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Wednesday, March 6, 2019

Is Your Life Worthy of The State Budget?

The point with the American constitutional republic is to let people live their lives without government interference. The state is supposed to be limited to its minimal duties: the protection of life, liberty and property. Unfortunately, as government grows it breaches these limits time and time again.

Until it gets so big it starts destroying what it was supposed to protect in the first place. 

We have already seen government destroy property. From Kelo v. New London to the destructive forest fires on federal lands, government has reduced property and property rights to political instruments. Liberty is also being infringed, from the growing presence of government in our health care system to Patriot Act incursions in our private lives.

And now, even life itself is in the government crosshairs. As I explain in my forthcoming book Faith and Freedom: The Moral Case for America, there can be no ethical compromise between individual liberty and the use of government for any other purpose except its minimal duties. The horrific expansion of state abortion laws into the realm of infanticide is the most egregious example to date, but is not surprising given the death cult that follows in the footsteps of government-provided health care. In fact, as I explain in chapter five of my book The Rise of Big Government, the more government advances in health care, the more it reduces life - and the lives of individual human beings - to utilitarian units in a cost-benefit system. 

It is important to understand this as a context of why states stretch out abortions to also include infanticide. The context has two parts, the first of which is the gradual growth of government presence in our health care system. As Medicaid comes to cover more people; as Obamacare continues to regulate, restrict and restrain access to health care for working families; as the left escalates their "Medicaid for all" campaign; more and more of American health care falls under a system that by necessity rations health care - and needs to make utilitarian choices of what patients to cure and which ones to discard.

Yes, discard. In single-payer health care systems - which is where this gradual expansion of government medicine is taking us - physicians, health care bureaucrats and politicians routinely make decisions, regulations and laws that separate patients worthy of saving from patients whose cure would be too expensive to taxpayers. To function, government health care systems rely critically on a moral principle that demotes life to a cost item in the budget.

It is a safe guess that most of America's elected officials are in favor of expanding government in health care; if they were not, we would have seen substantial liberty-oriented reforms in our health care system. Therefore, most of our nation's politicians explicitly or implicitly subscribe to the idea that government has the moral authority to choose who lives, and who dies.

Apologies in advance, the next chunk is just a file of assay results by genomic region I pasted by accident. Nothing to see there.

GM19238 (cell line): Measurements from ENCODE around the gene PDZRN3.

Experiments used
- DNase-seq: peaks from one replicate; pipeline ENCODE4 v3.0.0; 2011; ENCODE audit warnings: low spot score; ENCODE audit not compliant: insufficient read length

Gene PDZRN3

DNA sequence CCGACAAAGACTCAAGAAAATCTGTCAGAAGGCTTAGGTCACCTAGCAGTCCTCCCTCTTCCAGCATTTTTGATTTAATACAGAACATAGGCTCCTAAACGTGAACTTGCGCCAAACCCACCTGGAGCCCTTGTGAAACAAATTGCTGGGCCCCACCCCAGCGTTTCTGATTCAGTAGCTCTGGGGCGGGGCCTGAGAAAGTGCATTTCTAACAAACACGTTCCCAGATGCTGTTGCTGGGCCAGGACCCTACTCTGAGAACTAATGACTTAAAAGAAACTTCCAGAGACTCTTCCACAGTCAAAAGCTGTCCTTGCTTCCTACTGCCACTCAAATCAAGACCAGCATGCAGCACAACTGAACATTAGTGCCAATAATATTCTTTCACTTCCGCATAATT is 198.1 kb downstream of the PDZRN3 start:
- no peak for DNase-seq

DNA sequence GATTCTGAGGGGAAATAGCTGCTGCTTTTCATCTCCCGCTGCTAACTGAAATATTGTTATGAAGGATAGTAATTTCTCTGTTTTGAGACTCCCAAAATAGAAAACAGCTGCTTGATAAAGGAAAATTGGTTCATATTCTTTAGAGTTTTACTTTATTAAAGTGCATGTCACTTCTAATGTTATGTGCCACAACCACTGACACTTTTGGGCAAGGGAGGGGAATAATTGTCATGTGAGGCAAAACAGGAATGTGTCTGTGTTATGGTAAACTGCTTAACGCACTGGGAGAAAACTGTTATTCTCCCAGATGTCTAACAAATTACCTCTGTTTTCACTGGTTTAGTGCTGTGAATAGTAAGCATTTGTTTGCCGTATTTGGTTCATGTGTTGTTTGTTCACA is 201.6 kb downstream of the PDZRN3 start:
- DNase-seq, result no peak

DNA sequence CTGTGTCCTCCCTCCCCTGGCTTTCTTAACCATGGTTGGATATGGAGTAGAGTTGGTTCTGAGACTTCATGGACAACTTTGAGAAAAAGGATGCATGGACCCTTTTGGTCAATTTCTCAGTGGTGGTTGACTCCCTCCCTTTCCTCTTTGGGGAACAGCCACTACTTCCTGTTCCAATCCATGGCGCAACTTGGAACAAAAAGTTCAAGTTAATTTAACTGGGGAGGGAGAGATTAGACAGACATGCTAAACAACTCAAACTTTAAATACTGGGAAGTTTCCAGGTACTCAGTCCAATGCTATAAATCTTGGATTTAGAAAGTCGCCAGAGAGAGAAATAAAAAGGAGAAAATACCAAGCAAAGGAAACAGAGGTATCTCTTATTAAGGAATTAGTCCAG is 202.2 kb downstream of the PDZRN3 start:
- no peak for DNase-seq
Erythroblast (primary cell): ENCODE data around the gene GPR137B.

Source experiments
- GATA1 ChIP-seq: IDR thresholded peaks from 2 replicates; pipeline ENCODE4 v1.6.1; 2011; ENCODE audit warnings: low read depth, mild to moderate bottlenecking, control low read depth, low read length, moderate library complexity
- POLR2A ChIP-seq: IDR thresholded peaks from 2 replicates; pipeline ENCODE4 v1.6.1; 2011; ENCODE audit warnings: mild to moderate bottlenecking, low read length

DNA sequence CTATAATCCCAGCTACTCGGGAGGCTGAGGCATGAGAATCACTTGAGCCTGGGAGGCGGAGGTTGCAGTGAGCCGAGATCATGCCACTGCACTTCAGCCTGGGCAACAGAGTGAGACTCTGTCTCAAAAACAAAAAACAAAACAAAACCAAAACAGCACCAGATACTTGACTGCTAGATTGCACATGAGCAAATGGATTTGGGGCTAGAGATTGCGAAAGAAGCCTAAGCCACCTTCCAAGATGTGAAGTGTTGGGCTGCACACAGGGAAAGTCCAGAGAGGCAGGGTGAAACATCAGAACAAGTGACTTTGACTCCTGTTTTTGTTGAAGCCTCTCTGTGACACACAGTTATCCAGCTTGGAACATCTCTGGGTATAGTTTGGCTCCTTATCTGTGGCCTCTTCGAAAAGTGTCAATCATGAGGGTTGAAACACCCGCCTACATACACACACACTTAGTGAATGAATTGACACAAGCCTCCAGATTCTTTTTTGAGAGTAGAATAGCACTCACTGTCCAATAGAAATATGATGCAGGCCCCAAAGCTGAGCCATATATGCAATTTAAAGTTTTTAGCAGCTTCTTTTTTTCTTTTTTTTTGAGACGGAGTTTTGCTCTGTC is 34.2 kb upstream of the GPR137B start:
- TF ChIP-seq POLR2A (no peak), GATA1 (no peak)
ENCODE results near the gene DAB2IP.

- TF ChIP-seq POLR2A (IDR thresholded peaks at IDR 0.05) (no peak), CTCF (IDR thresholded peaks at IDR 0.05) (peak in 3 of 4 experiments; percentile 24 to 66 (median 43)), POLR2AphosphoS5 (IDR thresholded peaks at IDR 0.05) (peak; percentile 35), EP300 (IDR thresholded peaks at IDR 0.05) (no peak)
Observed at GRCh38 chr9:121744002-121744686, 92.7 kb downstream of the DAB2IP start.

Most Americans still do not subscribe to this idea. Therefore, in order to get us accustomed to utilitarian choices regarding life itself - the most sacrosanct freedom of all - many politicians see a virtue in escalating abortions into infanticide. Once the idea is established that we can kill newborn babies based on utilitarian considerations, our resistance to government-imposed utilitarian life-or-death choices will wither away.

In other words, the first part of the context of the new infanticide laws in states like New York and Virginia, is that they contribute toward morally preparing America for single-payer health care. 

The second part has to do with the economic incentives that government-run health care creates. Here, again, life becomes a policy instrument - as opposed to a policy goal in itself. A good example is the reprehensible use of tissue from human babies in research on mice:
The Department of Health and Human Services says it has granted a second 90-day extension to a contract it has with the University of California at San Francisco that requires UCSF to make “humanized mice.” These creatures are made by implanting mice with human tissues taken from late-term aborted babies. The HHS's multi-million-dollar contract with UCSF that requires the construction of these “humanized mice” creates a demand--driven by federal tax dollars--for tissue taken from late-term aborted babies. According to an estimate it has published on its website, the National Institutes of Health (which is a division of HHS) will spend $95 million this fiscal year alone on research that--like UCSF's "humanized mouse" contract--uses human fetal tissue.